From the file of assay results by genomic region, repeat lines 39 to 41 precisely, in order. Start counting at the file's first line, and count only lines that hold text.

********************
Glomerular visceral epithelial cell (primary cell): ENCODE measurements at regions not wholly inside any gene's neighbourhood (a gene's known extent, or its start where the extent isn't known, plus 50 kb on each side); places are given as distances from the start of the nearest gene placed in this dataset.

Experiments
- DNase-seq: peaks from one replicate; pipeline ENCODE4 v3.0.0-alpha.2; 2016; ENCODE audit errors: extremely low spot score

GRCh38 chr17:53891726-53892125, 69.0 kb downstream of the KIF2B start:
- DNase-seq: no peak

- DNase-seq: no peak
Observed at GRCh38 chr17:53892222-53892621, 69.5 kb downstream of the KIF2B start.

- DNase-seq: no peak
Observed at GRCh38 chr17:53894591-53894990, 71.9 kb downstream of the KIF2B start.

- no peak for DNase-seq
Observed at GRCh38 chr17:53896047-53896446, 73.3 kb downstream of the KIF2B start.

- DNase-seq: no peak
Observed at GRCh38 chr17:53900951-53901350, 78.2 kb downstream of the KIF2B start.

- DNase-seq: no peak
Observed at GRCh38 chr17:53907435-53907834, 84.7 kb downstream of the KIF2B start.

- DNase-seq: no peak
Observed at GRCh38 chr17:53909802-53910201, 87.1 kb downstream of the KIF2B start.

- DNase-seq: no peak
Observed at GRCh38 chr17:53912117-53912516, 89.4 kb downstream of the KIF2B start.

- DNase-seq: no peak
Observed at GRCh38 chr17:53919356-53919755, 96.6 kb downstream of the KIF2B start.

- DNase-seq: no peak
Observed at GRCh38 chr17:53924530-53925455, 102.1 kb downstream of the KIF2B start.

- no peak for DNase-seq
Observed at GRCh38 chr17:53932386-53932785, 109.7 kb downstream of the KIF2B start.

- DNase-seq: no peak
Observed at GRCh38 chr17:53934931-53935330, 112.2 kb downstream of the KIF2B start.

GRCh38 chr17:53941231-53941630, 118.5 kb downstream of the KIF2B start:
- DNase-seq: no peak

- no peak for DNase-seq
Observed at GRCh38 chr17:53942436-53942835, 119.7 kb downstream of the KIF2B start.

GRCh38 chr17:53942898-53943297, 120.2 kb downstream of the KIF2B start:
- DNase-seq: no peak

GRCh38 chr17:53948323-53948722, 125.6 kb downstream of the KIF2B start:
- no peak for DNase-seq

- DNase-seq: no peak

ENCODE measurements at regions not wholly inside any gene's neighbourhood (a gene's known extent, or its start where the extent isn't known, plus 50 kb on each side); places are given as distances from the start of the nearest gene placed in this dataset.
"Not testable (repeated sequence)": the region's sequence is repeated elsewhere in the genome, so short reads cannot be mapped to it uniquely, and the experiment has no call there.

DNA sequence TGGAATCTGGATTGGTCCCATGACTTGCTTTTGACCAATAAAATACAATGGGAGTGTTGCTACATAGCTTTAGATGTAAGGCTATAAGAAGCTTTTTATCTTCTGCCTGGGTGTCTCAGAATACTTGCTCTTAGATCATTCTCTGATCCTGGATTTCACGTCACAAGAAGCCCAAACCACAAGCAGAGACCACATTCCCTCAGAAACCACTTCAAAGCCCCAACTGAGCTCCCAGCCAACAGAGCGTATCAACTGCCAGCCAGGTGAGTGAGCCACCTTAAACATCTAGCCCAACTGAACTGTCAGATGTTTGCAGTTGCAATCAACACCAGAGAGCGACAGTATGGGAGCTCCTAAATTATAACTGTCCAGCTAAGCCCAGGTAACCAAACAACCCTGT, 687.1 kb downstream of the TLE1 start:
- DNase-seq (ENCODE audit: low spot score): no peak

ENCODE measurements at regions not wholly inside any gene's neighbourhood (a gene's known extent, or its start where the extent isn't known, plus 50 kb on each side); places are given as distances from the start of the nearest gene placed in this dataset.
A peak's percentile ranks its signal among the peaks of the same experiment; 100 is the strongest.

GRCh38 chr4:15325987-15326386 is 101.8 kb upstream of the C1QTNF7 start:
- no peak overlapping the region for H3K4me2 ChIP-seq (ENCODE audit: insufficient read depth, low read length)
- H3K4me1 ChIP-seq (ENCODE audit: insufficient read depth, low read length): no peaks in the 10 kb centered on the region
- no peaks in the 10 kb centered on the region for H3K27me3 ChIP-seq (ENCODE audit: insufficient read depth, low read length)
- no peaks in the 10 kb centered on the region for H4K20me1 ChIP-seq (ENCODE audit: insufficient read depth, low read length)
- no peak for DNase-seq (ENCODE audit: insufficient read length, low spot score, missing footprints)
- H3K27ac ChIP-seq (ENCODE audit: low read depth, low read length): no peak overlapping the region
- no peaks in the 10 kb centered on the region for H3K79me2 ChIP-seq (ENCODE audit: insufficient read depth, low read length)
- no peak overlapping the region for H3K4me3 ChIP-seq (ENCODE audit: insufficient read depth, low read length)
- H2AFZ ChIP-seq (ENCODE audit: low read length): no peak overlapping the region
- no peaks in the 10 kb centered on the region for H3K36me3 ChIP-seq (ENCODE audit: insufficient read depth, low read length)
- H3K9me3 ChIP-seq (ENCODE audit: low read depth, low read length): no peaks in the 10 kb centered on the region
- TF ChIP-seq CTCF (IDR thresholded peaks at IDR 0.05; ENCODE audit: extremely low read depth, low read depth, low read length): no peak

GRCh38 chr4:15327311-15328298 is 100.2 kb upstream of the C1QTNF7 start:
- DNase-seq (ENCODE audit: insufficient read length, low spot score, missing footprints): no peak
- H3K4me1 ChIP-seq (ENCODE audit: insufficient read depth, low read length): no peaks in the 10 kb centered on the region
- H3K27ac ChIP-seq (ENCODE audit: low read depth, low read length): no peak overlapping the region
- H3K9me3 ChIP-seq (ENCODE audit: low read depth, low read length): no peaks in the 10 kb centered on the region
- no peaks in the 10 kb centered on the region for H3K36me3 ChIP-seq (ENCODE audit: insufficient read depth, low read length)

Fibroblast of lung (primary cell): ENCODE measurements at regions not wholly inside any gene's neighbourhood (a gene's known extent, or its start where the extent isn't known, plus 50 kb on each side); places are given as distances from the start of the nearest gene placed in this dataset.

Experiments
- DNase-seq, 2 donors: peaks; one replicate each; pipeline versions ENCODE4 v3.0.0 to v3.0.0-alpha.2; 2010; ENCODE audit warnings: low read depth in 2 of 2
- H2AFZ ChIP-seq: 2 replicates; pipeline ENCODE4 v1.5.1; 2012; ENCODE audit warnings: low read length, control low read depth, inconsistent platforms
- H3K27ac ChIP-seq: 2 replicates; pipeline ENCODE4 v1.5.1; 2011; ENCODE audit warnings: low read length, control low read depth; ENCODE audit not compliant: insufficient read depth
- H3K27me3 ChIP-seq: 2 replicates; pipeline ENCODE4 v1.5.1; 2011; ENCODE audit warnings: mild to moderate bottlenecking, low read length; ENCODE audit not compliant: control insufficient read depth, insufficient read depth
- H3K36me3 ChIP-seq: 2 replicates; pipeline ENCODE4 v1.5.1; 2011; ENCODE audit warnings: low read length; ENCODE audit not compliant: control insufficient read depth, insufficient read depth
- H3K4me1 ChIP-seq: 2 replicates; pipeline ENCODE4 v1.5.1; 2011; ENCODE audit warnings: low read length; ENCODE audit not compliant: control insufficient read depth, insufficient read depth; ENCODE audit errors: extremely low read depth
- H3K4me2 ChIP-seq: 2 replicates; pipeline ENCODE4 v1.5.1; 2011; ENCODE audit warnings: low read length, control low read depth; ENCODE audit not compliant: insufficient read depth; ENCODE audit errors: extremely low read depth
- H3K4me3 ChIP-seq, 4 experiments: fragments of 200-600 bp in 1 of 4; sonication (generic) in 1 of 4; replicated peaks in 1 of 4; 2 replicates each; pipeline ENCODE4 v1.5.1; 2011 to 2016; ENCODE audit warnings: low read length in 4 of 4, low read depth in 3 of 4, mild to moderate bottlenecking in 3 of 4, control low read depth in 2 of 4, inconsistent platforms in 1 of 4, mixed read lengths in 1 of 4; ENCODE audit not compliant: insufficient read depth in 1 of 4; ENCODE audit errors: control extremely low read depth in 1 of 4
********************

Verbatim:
DNA sequence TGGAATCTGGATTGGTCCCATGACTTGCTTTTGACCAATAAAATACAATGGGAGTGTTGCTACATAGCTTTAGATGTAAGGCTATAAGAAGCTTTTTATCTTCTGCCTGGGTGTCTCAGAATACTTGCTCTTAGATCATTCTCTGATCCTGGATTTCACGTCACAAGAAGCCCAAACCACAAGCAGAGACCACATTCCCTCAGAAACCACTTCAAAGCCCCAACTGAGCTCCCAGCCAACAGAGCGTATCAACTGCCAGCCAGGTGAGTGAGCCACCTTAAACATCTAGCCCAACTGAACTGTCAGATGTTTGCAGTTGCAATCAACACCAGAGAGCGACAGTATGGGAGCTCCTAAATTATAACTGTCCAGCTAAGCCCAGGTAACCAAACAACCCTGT, 687.1 kb downstream of the TLE1 start:
- DNase-seq (ENCODE audit: low spot score): no peak

ENCODE measurements at regions not wholly inside any gene's neighbourhood (a gene's known extent, or its start where the extent isn't known, plus 50 kb on each side); places are given as distances from the start of the nearest gene placed in this dataset.